When one speaks of saxophonist Grover Washington, Jr., considered by many to be one of the finest contemporary jazz saxophonists of his time, the word "legend' has to come to mind. His impact on the jazz world has been long-lasting and has influenced any number of today's up and coming musicians. For more than 30 years, Grover's influence not only stretched the boundaries of contemporary, soul and smooth jazz styles, it also pushed the envelope of pop and R&B music as well. His crossover approach introduced an appeal seldom seen by conventional standards; yet, his quiet cool demeanor remained intact despite his immense popularity.
With his passing in December of 1999, somewhat of a vacuum has become apparent in trying to close the gap between contemporary jazz, popular and R&B music. During the 1970s, '80s, and '90s, Grover amassed a myriad of fans who returned to jazz after the tumultuous 1960s. During that time, the genre was devastated by the advent of the so-called free jazz movement. As one examines Grover's phenomenal impact on modern day music, a lot can be said for an individual who may well have brought jazz back from the brink of its demise. For that reason, Washington's contributions are just as significant as those of Count Basie, Miles Davis and Dave Brubeck. By and large, each in their own way changed the face of jazz. Some believe Grover's influence places him in the category of a legend. In recent years, an attempt has been made to elevate the conciousness of jazz connoisseurs with a lasting tribute to Grover Washington, Jr. by presenting a series of annual concerts simply titled 'Groovin' For Grover.' What has now become somewhat of a franchise tribute to one of jazz's finest, a new generation of saxophonists get together once a year to pay homage to the "father of popularized jazz."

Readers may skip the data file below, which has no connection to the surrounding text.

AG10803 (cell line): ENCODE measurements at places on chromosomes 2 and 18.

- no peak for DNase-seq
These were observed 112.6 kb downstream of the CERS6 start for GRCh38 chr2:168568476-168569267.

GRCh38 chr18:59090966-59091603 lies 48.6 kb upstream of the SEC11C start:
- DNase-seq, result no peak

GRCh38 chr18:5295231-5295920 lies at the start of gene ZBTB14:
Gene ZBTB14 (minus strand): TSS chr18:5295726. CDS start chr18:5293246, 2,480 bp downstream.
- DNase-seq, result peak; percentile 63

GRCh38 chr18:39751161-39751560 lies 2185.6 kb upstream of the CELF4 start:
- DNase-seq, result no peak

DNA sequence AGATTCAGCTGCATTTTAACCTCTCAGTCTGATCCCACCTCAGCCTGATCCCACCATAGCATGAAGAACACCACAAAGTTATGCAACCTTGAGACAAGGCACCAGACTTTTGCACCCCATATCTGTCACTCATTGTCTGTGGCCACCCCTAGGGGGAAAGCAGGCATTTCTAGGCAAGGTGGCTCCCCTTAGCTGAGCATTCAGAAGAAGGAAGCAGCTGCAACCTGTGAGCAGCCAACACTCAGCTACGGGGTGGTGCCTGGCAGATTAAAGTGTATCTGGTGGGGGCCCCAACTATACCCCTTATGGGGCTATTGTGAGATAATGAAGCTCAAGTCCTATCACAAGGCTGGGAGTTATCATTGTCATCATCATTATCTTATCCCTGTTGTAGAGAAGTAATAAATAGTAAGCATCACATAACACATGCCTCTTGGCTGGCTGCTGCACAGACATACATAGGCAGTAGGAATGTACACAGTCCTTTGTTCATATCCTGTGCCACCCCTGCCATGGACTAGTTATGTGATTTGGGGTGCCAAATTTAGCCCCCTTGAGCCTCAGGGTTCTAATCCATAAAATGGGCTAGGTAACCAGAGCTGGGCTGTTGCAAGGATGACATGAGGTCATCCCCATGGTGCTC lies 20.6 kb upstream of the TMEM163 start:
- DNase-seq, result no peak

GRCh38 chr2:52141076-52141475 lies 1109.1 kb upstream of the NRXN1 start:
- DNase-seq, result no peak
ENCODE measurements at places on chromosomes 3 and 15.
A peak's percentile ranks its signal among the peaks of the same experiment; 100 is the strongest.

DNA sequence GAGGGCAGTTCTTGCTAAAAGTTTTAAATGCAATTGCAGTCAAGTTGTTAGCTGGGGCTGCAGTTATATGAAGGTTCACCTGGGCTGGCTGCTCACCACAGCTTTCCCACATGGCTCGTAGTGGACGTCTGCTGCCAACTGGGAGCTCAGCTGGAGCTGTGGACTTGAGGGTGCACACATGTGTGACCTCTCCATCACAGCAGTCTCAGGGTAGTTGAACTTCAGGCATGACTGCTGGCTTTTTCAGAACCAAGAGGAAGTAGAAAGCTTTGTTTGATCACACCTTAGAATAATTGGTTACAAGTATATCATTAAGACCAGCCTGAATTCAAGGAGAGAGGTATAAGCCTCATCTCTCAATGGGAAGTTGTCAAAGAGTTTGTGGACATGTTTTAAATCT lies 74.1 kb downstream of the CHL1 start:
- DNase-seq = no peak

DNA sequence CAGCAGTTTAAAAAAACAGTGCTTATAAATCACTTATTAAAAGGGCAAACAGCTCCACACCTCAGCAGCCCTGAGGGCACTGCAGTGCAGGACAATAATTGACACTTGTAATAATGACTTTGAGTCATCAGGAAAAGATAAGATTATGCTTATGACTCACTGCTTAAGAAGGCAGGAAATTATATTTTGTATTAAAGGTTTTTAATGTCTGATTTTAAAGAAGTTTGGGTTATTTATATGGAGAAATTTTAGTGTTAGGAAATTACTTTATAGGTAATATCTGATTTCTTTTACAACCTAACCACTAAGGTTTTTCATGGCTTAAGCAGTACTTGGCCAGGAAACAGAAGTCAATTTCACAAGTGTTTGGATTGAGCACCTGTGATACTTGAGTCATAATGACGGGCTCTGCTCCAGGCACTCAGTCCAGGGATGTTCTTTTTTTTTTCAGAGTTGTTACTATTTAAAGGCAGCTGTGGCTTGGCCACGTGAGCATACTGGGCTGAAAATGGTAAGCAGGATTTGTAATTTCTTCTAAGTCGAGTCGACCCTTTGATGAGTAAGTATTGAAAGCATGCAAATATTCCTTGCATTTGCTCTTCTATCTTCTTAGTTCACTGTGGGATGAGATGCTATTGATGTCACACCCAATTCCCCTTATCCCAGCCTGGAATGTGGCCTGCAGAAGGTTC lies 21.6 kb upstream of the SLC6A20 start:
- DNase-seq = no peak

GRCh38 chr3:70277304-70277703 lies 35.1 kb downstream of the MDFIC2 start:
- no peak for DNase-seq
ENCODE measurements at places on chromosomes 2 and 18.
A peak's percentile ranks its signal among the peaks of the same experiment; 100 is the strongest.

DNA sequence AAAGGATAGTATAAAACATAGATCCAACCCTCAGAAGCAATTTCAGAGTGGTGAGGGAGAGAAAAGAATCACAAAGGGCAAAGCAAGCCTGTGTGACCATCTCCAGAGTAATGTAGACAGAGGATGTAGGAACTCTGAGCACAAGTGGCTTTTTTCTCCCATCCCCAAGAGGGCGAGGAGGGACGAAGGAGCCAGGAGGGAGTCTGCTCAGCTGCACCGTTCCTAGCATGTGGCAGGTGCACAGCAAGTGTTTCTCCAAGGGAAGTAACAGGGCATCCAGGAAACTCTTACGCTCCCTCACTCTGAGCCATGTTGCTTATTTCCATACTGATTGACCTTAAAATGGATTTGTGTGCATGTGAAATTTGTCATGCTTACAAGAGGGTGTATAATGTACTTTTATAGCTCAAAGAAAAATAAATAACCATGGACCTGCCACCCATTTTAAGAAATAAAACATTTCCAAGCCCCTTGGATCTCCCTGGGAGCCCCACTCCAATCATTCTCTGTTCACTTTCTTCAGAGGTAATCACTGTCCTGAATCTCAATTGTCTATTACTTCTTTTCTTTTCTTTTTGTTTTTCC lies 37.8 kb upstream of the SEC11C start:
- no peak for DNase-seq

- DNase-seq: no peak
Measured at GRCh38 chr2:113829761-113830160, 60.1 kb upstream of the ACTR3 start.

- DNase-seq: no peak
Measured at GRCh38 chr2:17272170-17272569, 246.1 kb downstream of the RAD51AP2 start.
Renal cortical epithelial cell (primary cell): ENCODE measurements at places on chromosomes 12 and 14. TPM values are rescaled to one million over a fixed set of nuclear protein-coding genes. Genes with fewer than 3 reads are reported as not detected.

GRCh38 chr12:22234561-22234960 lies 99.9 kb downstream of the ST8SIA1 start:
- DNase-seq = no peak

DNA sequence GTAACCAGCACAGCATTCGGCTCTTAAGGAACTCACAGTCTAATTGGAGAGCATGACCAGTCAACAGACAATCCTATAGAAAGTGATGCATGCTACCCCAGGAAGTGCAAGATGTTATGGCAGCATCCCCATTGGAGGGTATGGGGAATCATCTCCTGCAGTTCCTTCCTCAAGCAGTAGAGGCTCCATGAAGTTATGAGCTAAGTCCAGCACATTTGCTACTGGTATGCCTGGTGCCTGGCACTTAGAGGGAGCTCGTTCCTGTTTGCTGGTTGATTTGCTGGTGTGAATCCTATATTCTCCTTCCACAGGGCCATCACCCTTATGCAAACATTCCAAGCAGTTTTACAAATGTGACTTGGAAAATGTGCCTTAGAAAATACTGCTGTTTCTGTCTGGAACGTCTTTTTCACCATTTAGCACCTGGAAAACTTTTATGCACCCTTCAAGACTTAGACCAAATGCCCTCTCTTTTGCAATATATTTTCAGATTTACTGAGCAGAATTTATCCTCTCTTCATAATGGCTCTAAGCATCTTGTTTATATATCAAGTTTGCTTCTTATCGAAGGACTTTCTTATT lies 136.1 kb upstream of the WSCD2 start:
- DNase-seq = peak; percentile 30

The 2005 Houston edition of 'Groovin' For Grover' featured Gerald Albright, Jeff Lorber and Kirk Whalum. Each in their own way have been affected by Grover's music. They spoke fondly of the tremendous impact he had on them as musicians. In fact, they considered it an honor to come together for such a fitting tribute. Collectively, Gerald, Jeff and Kirk have all performed with Grover at one time or the other; therefore, they knew the musician as well as the man. In addition, the audience attending the Verizon Wireless Theater received a double treat, they had an opportunity to see and hear three of jazz's best playing not only their music, but Grover's as well. They also got to see one of the most prolific drummers around today in Ricky Lawson, a solo recording artist in his own right. For more than two hours, the trio of merrymen ebbed and flowed through numerous cuts that reflected a history seldom heard by today's standards. One of the characteristics of Grover Washington, Jr. was the infusing of funk across unfamiliar lines; as such, his music was able to grace the hallowed airwaves of more than one type of genre. That being the case, funk was in full accord from the onset with Whalum's rendition of "Knucklehead," followed by continued offerings from Albright and Lorber on the same note. That was just a start-up of things to come. What began as a teaser soon evolved into one of the finest concerts seen by Houstonians in a number of months. The first half of the show was a variety of tunes that have been recorded by Gerald, Jeff and Kirk as solo artists, but the second half of the performance was all Grover Washington, Jr.
The 'Groovin' For Grover' concert series is more than a mere tribute to a great musician, the show is also a view of the past, present and future of jazz. Along with the concert comes jazz in a variety of flavors, music that is free of the mundane attitude often taken by smooth jazz radio stations. Audiences get to see the marriage of jazz with other musical genres. That was the relevance of Grover Washington, Jr.'s contributions. He had the ability to mesh the familiar with the unfamiliar in a very entertaining and unique manner. Grover's music was so versatile, one could dance to, hum to and reflect upon it without feeling the least bit uncomfortable. That was a major part of Grover's appeal. To see Gerald, Jeff and Kirk weave their musical web of excitement onstage, one truism was definitely in full effect: "Grover Washington, Jr. was and will always be Mr. Magic." With that being said, generations of fans old and new will continue to be mesmerized by the music Washington has left the world to enjoy.